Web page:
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The manufacturing sector slowed its advance during April, according to data issued by the Institute for Supply Management (ISM), the Tempe, Arizona-based trade group, which compiles monthly figures on this key economic sector. 

In all, manufacturing, which had contracted in the Chicago area last month, according to data issued yesterday, actually moved a bit ahead in April on a nationwide basis, but the advance slowed to a barely expansionary reading of 50.7. That score was just slightly above the 50.0 line, which separates an expanding industrial sector from one that is contracting. The latest result also was below the March level of 51.3. Expectations had been for a slowing to 50.9. Thus, this was a minor disappointment. But the latest result was consistent with many of the recent reports, which have been showing a lessening in economic growth.

Still, in a sign of potential resiliency, the forward-looking new orders component nudged up to 52.3 from 51.4 in March. There also was a gain in the level of production, which rose from 52.2 to 53.5 last month.  

On the other hand, employment, which is a closely watched component, eased rather materially last month, registering just a scant rate of growth of 50.2. A month ago, this sector had come in at 54.2. This latest deceleration in employment was consistent with a survey on private-sector job creation issued earlier this morning, which showed that such jobs rose by a less-than-expected 119,000 in April. These findings will be followed in two days by the Labor Department's issuance on non-farm payrolls and the unemployment rate for the country at large. A payroll gain of 150,000 and a stable jobless rate of 7.6% are the consensus expectations.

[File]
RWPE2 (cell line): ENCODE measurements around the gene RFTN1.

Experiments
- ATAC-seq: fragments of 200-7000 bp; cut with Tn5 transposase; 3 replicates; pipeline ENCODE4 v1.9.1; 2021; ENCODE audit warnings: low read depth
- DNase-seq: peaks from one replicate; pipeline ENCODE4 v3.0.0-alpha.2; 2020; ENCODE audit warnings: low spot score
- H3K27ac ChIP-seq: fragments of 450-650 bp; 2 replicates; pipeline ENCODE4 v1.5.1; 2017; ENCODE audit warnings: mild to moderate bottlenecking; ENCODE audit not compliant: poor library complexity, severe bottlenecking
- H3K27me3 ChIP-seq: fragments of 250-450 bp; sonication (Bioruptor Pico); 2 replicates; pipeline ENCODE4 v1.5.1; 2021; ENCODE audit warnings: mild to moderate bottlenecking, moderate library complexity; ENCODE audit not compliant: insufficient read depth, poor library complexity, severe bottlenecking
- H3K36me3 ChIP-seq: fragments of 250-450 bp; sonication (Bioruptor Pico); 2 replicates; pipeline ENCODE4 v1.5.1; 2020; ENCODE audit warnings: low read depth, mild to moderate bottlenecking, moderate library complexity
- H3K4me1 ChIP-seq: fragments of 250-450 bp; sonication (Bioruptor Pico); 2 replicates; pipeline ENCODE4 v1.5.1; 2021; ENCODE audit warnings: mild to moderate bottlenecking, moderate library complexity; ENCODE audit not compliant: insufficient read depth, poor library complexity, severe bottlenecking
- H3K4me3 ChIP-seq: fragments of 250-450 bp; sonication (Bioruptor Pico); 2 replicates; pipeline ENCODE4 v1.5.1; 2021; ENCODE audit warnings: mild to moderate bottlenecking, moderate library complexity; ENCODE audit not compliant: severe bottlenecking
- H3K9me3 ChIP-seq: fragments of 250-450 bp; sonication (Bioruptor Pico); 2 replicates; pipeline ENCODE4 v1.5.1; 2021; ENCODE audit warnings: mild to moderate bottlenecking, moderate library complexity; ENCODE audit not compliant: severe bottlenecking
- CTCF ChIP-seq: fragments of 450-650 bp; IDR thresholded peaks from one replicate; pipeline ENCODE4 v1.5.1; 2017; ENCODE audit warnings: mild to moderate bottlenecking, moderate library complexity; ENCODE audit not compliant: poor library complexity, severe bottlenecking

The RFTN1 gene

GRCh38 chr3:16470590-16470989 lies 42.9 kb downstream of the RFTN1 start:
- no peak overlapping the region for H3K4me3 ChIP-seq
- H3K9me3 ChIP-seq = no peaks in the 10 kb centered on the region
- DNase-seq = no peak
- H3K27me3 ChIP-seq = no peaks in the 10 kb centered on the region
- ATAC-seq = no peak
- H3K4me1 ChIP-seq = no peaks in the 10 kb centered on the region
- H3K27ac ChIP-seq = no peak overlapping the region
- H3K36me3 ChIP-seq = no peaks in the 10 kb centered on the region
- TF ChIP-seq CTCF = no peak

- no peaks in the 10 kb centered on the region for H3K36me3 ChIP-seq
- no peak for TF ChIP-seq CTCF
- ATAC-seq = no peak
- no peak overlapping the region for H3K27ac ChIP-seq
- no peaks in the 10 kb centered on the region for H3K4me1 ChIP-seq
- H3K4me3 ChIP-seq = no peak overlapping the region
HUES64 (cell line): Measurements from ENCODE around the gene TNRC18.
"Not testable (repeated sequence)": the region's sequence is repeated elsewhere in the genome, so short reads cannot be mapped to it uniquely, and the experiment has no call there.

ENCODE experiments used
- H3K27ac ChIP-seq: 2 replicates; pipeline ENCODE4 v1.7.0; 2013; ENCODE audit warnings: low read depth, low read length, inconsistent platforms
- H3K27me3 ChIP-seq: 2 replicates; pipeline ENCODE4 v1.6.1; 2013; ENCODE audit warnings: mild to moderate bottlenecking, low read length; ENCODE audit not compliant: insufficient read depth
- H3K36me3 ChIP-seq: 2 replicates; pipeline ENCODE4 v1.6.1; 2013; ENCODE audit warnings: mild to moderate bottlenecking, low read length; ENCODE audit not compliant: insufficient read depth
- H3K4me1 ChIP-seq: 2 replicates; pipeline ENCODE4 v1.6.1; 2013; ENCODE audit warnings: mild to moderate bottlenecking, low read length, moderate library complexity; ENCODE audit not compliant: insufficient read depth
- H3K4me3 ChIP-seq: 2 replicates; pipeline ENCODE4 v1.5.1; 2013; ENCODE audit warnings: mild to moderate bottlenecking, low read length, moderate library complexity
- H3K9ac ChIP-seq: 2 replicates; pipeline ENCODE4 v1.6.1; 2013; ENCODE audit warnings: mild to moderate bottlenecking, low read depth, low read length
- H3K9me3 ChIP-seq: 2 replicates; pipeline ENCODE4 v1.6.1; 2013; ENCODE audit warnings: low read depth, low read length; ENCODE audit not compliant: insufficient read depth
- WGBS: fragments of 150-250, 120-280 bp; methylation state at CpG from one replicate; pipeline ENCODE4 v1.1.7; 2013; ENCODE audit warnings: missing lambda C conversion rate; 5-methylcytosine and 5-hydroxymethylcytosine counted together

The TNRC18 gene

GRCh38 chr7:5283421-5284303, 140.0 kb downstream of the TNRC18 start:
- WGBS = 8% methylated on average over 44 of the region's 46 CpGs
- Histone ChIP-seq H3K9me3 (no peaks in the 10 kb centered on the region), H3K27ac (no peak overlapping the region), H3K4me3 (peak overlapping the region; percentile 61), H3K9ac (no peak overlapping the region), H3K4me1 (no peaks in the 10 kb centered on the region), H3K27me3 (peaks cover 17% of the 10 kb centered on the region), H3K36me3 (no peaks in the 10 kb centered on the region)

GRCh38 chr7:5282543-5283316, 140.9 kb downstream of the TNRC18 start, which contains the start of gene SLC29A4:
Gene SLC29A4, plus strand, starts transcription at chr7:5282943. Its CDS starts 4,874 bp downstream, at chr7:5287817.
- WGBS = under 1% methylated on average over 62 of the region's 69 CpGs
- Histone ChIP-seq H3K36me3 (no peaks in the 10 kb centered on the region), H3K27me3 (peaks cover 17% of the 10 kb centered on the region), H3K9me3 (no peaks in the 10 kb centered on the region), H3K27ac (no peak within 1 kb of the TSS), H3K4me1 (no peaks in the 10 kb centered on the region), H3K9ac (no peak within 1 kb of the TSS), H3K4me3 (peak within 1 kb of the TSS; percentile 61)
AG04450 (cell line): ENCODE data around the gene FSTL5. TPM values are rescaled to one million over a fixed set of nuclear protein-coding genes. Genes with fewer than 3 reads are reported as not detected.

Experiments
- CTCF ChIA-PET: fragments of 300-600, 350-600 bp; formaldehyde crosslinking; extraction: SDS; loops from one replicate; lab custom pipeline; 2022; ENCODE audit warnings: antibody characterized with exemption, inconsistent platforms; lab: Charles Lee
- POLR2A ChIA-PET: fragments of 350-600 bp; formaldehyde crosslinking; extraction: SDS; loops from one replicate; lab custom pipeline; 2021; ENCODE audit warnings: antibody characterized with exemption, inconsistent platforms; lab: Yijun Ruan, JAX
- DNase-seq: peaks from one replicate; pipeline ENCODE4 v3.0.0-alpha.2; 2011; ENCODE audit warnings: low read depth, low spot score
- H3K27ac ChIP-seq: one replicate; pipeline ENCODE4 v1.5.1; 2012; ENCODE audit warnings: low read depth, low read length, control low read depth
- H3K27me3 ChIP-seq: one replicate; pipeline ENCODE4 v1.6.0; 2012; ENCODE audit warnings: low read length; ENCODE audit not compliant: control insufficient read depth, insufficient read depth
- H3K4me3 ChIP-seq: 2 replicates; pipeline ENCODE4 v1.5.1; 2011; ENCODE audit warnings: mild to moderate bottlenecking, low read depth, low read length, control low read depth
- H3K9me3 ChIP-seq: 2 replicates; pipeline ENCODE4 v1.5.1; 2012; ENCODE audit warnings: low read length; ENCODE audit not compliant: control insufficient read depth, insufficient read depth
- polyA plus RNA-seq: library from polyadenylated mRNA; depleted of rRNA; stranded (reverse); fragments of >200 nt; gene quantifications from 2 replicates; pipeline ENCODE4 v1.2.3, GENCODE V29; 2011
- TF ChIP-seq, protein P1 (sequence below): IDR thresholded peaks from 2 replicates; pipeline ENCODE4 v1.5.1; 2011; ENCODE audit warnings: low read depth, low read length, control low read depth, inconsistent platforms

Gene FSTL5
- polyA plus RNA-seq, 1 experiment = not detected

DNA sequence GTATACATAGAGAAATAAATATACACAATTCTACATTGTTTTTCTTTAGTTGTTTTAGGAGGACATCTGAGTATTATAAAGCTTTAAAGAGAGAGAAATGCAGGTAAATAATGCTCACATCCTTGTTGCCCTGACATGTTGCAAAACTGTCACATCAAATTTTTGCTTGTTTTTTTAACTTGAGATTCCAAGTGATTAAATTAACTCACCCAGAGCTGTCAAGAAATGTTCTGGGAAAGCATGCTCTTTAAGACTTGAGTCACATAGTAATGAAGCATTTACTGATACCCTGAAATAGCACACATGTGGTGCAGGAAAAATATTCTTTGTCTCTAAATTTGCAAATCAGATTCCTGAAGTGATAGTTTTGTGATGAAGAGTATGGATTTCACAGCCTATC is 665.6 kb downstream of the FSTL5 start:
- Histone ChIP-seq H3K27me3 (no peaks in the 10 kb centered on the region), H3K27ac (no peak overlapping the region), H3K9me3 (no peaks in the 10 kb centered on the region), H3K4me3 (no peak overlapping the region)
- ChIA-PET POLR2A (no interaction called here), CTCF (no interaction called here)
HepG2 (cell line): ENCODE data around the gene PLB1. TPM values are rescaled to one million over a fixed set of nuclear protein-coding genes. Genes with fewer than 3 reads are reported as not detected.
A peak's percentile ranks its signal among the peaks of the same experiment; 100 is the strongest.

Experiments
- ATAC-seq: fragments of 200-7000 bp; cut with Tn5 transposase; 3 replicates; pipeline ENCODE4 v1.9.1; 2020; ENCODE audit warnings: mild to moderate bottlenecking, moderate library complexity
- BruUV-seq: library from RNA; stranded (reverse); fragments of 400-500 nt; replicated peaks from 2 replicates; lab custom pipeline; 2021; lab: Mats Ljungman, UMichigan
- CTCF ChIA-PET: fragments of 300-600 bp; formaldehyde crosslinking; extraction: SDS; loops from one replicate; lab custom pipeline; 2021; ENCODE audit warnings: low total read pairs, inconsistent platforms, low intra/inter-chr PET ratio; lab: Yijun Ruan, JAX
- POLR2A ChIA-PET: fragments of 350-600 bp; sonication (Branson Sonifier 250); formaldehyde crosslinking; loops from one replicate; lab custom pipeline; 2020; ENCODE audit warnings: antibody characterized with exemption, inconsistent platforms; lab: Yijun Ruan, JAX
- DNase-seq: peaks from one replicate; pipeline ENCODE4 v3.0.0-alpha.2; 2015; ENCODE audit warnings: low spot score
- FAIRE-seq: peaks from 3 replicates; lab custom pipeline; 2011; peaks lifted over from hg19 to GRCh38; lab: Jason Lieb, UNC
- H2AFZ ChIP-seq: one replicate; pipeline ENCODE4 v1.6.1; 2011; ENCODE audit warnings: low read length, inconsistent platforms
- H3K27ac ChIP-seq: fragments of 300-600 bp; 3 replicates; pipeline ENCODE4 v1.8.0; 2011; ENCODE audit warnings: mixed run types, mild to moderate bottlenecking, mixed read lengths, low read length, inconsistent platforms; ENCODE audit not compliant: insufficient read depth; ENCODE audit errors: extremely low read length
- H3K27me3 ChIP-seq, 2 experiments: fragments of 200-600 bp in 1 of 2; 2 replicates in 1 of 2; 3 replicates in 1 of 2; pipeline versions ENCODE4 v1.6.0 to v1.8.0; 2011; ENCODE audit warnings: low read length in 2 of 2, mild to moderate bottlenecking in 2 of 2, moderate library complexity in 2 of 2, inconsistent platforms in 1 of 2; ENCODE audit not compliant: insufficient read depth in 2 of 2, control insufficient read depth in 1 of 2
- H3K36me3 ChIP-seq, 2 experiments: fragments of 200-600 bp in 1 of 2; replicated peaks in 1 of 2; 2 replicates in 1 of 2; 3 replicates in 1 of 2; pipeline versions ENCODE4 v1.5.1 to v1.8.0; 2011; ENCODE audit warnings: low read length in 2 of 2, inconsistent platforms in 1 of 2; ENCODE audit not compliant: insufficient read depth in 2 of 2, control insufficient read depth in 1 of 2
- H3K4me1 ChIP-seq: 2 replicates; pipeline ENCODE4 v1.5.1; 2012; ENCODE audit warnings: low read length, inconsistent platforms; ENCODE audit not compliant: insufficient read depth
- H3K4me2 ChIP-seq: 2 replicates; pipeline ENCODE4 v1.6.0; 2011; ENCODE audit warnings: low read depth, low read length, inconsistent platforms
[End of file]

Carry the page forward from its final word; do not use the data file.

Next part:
Meanwhile, this was the fifth straight month in which manufacturing had ticked higher across the country, after a one-month slippage to just below the 50.0 level. Also, on Friday, the companion report from the ISM will be released on nonmanufacturing activity. Here, as well, a lesser rate of improvement is the expectation for the key services sector.

Getting back to the manufacturing survey, of the 18 industries chronicled, 14 showed improvement last month, led by furniture and related products. Moreover, in the primary metals area, respondents noted that production is still strong, with several new projects under way that support alternative energy.

Finally, the 50.7 reading was closer to the low end of the 12-month range, which has varied from 54.2 to 49.9. It also was modestly below the average for the 12 months of 51.4. So, while this report was clearly not a game changer, it must be viewed as somewhat disappointing, and should lend further weight to the Federal Reserve's likely decision, following the conclusion this afternoon of its latest FOMC meeting, to continue its monetary easing ways.    

At the time of this article's writing, the author did not have positions in any of the companies mentioned.